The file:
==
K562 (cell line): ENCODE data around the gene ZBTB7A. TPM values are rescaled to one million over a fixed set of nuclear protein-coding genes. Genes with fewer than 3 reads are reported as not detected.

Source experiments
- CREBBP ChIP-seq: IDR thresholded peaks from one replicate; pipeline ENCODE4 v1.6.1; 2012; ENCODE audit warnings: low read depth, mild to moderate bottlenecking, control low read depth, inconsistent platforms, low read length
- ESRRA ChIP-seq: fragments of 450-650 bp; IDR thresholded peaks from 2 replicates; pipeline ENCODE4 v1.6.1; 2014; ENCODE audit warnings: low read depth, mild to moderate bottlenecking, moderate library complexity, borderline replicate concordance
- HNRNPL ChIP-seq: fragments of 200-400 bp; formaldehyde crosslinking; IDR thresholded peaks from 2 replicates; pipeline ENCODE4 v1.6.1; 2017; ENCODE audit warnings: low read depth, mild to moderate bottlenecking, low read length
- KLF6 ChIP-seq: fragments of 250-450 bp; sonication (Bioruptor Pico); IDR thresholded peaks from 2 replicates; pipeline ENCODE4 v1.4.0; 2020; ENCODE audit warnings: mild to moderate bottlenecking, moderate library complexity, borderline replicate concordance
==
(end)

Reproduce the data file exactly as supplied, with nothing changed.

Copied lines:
K562 (cell line): ENCODE data around the gene ZBTB7A. TPM values are rescaled to one million over a fixed set of nuclear protein-coding genes. Genes with fewer than 3 reads are reported as not detected.

Source experiments
- CREBBP ChIP-seq: IDR thresholded peaks from one replicate; pipeline ENCODE4 v1.6.1; 2012; ENCODE audit warnings: low read depth, mild to moderate bottlenecking, control low read depth, inconsistent platforms, low read length
- ESRRA ChIP-seq: fragments of 450-650 bp; IDR thresholded peaks from 2 replicates; pipeline ENCODE4 v1.6.1; 2014; ENCODE audit warnings: low read depth, mild to moderate bottlenecking, moderate library complexity, borderline replicate concordance
- HNRNPL ChIP-seq: fragments of 200-400 bp; formaldehyde crosslinking; IDR thresholded peaks from 2 replicates; pipeline ENCODE4 v1.6.1; 2017; ENCODE audit warnings: low read depth, mild to moderate bottlenecking, low read length
- KLF6 ChIP-seq: fragments of 250-450 bp; sonication (Bioruptor Pico); IDR thresholded peaks from 2 replicates; pipeline ENCODE4 v1.4.0; 2020; ENCODE audit warnings: mild to moderate bottlenecking, moderate library complexity, borderline replicate concordance